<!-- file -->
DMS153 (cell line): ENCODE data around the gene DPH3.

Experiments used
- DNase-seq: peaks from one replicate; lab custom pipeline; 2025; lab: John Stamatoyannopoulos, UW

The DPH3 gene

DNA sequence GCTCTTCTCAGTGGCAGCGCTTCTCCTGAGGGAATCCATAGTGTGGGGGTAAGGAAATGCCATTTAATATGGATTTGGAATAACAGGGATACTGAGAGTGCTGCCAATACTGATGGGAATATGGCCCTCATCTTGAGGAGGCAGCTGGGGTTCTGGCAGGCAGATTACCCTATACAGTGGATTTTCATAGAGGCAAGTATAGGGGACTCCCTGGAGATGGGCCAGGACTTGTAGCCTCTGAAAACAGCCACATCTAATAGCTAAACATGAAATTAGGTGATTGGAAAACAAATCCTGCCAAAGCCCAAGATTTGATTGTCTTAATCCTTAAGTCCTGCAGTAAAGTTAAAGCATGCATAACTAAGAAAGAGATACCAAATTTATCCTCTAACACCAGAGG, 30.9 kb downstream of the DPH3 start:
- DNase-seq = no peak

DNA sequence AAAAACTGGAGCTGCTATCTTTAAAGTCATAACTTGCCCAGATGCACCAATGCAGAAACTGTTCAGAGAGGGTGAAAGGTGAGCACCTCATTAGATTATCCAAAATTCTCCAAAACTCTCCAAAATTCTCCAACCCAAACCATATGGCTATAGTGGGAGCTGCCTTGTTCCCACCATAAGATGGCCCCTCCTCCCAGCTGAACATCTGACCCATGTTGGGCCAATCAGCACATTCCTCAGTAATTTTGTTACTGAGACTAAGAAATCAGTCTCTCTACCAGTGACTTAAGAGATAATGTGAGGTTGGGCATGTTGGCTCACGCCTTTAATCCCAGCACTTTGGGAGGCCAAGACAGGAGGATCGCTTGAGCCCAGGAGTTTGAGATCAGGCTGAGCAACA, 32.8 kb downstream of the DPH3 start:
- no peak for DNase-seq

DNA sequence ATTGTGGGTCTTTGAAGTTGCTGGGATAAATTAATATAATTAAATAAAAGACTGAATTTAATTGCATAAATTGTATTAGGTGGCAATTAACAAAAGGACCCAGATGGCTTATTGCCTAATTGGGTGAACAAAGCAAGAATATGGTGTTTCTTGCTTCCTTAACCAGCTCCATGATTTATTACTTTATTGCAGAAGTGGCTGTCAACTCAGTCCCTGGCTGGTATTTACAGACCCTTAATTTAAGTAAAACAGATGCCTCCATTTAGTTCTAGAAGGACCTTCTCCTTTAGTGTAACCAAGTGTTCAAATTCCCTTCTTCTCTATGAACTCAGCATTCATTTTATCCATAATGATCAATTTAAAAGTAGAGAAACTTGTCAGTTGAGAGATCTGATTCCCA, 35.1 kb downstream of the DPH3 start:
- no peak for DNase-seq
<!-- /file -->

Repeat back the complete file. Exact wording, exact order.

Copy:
DMS153 (cell line): ENCODE data around the gene DPH3.

Experiments used
- DNase-seq: peaks from one replicate; lab custom pipeline; 2025; lab: John Stamatoyannopoulos, UW

The DPH3 gene

DNA sequence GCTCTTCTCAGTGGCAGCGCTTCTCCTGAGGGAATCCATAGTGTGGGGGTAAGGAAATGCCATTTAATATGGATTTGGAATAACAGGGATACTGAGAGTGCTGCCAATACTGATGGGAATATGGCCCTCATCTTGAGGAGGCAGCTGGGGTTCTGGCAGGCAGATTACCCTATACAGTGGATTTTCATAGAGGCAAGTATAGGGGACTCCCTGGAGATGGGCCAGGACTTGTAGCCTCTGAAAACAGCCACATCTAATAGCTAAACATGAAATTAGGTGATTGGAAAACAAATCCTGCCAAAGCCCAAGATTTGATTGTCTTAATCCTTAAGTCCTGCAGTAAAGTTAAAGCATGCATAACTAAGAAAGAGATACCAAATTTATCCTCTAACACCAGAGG, 30.9 kb downstream of the DPH3 start:
- DNase-seq = no peak

DNA sequence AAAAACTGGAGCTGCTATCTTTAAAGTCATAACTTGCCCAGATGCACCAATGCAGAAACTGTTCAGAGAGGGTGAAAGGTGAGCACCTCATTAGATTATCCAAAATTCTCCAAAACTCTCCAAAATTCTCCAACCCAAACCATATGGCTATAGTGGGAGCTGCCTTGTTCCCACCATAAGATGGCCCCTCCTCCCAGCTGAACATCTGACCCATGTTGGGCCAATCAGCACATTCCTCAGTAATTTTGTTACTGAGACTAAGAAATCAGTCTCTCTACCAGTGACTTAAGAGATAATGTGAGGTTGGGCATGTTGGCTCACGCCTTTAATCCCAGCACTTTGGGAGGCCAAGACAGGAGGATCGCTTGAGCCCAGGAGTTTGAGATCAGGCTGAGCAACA, 32.8 kb downstream of the DPH3 start:
- no peak for DNase-seq

DNA sequence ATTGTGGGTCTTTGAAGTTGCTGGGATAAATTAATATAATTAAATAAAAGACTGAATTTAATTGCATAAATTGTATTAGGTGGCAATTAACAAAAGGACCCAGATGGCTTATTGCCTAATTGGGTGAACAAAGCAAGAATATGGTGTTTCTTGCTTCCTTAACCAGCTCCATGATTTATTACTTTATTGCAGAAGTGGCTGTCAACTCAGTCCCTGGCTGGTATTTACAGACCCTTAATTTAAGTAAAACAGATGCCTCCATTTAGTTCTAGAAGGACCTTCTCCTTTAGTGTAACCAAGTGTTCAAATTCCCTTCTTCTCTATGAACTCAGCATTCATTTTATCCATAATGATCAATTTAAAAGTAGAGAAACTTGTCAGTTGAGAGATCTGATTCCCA, 35.1 kb downstream of the DPH3 start:
- no peak for DNase-seq